Moving to Amsterdam from the US
Amsterdam is a city with a long, rich history. It’s famous for its canals, art and its colorful nightlife and its friendliness towards visitors. The city, along with the whole country, welcomes expats with open arms, even allowing them to vote in local elections. The Netherlands have bred some of world’s most famous artists, such as Van Gogh and Rembrandt. It offers expats of all ages a mix of old and new, great amenities, healthcare and education and a great quality of life.
Amsterdam has a large American expat community who are either studying or working in the city. The crime rate is very low, and everyone walks around the city at night. 99% of the population speak English, so language is not a problem. One of the joys of living in Amsterdam is that if you have a problem, everyone will run to help you, unlike many cities in the States. The people are friendly, polite and helpful.
Neighborhoods, house prices and rentals
The most popular areas for expats to live in is on the canal rings which encircle the old city centre, the Jordaan, the Pipj and the Oud Zuid. These areas tend to be expensive but there is a variety of houses and apartments to choose from.
The Jordaan is an up and coming area which has a mix of students, artists, wealthy expats and old Amsterdammers. It is an area full of restaurants and bars, and there are artists and musicians wherever you turn. The average price of a one bedroomed flat is around $1700 per month and a three-bedroomed flat will be around $6,500 per month.
Oud Zuid is very popular with expat families, as it’s close to the international schools. It’s a leafy suburb with trees and parks, lots of pavement cafes and upmarket shopping centres. Rental prices range from around $1500 per month for a one bedroomed flat, up to $7,000 for a three-bedroomed house.
If you move further away from the city centre, the rent for a one-bedroomed apartment will be around $800 per month and a three-bedroomed house around $4,000.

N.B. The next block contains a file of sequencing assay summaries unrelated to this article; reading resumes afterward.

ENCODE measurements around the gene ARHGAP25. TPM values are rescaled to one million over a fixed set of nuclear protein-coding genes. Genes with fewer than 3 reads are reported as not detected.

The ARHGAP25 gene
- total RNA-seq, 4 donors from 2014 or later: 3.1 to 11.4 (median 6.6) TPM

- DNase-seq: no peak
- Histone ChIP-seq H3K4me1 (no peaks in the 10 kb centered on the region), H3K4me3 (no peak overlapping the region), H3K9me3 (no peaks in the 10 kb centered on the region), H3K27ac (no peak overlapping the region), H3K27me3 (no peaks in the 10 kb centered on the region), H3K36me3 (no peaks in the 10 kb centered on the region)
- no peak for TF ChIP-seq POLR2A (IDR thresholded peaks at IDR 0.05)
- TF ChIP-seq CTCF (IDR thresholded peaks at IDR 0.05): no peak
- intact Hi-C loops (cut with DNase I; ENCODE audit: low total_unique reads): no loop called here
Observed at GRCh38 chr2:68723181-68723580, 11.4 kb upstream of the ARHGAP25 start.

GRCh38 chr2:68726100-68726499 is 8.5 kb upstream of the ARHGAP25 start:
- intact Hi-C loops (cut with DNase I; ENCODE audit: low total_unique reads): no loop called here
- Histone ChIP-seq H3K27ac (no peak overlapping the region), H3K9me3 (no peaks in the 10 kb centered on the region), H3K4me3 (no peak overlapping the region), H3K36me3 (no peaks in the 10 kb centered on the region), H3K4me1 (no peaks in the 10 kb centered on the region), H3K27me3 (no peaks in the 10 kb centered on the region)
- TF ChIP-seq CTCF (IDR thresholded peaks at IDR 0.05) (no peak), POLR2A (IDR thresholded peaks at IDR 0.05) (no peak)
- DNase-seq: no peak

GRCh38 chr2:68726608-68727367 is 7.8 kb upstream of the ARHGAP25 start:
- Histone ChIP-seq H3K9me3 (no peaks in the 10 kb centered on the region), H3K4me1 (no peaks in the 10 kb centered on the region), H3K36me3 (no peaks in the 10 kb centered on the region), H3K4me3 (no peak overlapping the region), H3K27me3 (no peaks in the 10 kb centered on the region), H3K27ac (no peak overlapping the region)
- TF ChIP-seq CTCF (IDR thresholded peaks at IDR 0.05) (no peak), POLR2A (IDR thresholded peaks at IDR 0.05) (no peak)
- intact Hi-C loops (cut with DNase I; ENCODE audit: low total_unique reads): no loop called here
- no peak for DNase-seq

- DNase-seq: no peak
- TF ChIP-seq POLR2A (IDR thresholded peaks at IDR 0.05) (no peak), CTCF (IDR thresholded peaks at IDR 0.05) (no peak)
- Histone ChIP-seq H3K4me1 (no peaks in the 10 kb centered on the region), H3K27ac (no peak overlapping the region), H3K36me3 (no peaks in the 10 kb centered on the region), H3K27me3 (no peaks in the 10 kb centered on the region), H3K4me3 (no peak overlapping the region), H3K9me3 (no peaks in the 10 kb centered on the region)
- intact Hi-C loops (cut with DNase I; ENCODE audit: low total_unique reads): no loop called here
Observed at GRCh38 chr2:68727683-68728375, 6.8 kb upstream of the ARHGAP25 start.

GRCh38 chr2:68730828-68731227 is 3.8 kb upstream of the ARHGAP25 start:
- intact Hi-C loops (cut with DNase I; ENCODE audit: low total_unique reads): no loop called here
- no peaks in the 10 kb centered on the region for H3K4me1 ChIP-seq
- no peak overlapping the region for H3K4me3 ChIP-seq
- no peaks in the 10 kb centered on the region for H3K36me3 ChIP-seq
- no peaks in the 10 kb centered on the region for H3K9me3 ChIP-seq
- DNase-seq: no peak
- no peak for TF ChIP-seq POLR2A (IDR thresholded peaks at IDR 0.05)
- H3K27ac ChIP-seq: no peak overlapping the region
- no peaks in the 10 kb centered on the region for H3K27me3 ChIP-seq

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Before your big move to Amsterdam, it's wise to think about medical cover for when you're out there.
That way, you'll be prepared when you arrive.
Amsterdam has an excellent public transport system, giving you the option to travel by train, tram, bus, ferry or metro. An OV-chipkaart is used for payment. There are many different options to purchase, from a 1 day pass to a monthly pass. These cards can be reloaded when they run out of credit. A seven-day travel pass will cost $37.
Alternatively, do what most Amsterdammers do, buy a bike. If you live in or near the city centre, you will find you rarely use public transport as everything is within walking distance.
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Amsterdam has many excellent schools and tertiary education institutions. It is proud of the high standard of education on offer. The International School of Amsterdam and the Amsterdam International Community School take children from the ages of 3 to 18 and offers the IB (International Baccalaureate). The British School of Amsterdam offers the British education curriculum.
There are over 30 institutions of higher learning in the city, ranging from the University of Amsterdam which has over 30,000 students to art colleges, IT colleges and lots in between. There is also the American credited Webster University which follows the American curriculum.
Amsterdam VS Seattle